Music, Language, and Plots

Wow, is it Thursday again? I forgot! It’s still not too late for me to share something here though!

I don’t know how many of you know this, but music and writing are pretty similar the more you know about each. Everyone knows language has grammar (I was raised on Shurley Grammar, with all them jingles): Subject Noun, Verb, Direct Object, Indirect Object, Preposition, Object of the Preposition, you get the point– And the more you understand music theory, the more you come to realize that music has its own grammar too.

Music has its notes, keys signatures, clefs, and chords, but it also has sentences, especially in classical music. The typical sentence is two phrases, the first phrase divided into two similar-sounding phrases. This first phrase is unresolved, and the second longer, continuous one finishes off the sentence with a resolution. This is from

In real practice, it looks something like this:

Image result for chopin waltz op 69 no 2 sheet music


This same thing happens in the English language, believe it or not. You might say it involves the Rule of Three, or the rhetorical device of parallelism. The example that springs to my mind is from Fish Out of Water:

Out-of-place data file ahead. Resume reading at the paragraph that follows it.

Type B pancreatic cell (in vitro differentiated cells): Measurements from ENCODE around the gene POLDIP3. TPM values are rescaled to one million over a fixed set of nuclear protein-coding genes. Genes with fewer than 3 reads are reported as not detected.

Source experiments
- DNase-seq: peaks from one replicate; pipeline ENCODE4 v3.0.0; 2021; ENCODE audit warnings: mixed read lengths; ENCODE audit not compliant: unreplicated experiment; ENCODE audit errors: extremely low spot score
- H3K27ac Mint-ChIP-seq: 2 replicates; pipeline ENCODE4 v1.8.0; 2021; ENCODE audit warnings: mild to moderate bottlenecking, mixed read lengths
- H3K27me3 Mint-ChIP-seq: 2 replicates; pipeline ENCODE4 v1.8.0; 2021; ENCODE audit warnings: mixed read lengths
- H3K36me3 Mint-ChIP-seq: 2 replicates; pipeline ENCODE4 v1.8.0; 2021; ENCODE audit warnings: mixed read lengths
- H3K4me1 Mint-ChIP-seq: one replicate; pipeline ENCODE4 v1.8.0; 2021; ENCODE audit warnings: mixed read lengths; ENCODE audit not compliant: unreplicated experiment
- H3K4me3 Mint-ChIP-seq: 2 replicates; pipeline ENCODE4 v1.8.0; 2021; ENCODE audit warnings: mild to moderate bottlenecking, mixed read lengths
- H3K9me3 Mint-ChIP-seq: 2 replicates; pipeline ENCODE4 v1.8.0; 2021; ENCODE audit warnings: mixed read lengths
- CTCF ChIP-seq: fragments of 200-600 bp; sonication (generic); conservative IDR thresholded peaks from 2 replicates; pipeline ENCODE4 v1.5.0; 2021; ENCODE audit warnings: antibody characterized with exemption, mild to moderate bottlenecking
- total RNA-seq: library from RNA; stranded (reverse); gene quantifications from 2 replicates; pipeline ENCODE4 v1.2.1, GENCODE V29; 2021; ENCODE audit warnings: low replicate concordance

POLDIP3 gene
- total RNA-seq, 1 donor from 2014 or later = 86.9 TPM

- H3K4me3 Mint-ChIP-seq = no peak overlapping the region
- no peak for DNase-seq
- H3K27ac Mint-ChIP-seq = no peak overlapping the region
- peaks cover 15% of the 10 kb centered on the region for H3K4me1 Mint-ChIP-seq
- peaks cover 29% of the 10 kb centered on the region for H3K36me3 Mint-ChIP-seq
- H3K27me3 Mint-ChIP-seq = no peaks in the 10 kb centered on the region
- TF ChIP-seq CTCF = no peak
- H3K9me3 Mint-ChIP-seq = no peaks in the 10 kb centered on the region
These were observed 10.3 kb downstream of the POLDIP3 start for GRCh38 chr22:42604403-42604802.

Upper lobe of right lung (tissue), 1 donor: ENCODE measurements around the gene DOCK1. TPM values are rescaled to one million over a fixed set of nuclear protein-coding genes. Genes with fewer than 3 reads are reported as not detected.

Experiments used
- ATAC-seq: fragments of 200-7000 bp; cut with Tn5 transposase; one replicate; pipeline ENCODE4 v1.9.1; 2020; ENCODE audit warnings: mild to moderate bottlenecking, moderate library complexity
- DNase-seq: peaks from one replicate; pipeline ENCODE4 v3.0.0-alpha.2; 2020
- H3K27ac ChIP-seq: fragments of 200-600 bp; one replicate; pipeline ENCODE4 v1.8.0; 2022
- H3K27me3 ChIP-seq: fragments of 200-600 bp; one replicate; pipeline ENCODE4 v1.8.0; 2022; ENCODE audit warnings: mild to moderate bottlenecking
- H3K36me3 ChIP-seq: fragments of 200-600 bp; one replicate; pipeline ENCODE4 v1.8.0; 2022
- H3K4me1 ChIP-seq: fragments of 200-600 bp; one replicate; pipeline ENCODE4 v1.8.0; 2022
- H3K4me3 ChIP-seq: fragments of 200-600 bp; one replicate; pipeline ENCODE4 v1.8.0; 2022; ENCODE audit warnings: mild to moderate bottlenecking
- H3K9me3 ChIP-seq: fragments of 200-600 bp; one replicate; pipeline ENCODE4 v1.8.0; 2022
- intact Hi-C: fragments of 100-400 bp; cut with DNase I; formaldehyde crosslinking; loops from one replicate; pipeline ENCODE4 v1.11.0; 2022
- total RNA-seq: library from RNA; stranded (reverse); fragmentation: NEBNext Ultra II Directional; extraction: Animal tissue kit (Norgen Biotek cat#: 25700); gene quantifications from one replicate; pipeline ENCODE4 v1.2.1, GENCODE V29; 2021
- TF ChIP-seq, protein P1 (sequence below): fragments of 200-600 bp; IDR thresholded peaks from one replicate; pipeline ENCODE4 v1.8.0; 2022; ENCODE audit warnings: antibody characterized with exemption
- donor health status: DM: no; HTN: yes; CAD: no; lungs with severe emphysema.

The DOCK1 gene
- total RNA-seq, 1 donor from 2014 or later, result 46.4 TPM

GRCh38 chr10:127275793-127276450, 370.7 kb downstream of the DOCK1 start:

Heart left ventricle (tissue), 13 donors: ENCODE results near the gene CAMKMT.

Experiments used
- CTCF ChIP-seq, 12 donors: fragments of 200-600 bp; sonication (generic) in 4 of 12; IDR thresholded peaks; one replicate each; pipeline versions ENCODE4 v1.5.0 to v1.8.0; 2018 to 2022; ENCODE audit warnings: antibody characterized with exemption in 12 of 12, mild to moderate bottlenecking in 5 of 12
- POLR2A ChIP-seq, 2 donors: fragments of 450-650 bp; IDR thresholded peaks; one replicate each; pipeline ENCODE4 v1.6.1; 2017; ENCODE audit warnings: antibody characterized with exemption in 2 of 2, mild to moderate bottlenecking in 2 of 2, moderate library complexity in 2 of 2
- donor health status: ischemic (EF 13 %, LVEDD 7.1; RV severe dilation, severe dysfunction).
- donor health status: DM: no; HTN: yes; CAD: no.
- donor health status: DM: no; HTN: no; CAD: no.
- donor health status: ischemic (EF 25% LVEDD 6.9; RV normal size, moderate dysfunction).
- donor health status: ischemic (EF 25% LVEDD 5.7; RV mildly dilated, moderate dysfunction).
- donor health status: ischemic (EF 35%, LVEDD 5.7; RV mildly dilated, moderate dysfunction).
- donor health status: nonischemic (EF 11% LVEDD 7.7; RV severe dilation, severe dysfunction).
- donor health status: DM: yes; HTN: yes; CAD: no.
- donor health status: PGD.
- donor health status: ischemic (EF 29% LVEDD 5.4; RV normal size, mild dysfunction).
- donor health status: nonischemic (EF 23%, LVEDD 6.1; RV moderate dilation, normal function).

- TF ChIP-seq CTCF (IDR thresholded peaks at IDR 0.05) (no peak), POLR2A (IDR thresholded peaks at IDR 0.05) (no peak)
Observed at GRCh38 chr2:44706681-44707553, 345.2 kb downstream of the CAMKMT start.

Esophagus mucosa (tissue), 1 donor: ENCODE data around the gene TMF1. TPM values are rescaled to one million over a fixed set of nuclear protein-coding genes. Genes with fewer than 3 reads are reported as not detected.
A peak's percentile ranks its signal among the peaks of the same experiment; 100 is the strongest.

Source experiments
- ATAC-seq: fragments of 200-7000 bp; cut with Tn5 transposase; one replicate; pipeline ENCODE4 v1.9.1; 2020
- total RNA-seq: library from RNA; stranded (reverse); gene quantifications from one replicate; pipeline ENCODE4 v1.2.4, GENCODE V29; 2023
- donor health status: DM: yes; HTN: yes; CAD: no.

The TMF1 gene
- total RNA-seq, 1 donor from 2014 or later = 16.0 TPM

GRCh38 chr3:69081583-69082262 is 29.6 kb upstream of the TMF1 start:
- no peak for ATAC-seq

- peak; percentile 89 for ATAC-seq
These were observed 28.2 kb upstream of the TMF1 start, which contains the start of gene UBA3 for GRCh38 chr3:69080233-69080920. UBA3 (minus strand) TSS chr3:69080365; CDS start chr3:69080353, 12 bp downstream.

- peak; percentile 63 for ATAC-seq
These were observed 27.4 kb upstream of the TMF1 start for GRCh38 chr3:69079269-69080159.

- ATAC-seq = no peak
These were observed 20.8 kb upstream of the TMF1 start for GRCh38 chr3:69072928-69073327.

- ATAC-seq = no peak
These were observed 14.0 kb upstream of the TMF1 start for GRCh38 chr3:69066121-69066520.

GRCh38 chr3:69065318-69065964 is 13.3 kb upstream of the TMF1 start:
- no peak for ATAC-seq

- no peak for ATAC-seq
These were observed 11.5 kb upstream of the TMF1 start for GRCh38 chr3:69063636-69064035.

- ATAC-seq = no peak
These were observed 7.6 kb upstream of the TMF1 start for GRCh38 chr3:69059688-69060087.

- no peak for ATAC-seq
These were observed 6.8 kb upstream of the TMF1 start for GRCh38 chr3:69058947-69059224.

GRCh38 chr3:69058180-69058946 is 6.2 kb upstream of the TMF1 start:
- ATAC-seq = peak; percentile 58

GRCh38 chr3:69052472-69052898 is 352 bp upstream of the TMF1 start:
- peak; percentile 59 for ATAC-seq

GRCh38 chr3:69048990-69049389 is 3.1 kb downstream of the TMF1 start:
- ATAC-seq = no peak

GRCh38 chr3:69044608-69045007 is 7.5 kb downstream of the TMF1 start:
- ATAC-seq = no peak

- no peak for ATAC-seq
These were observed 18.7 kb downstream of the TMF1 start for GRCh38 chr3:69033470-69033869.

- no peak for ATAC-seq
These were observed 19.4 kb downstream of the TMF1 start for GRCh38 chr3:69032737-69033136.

“Papers had to be written, speeches had to be prepared, material needed to be studied, questions needed to be answered, chapters and sections of books were to be read and noted, and homework needed to be done in time for everyone to at least get a couple hours of sleep.”

In writing, this structure can apply to even broader forms. The form of a series, I’d even argue, can be drawn like one long curve over a number of books, with one smaller curve drawn over each book, and then even smaller curves drawn within each book. If you need some way to think about writing a book series, this might be one way to think about it. What is the overarching plot, and what do the protagonists’ lives look like on the surface level? How many episodes or events should each book contain? Questions abound.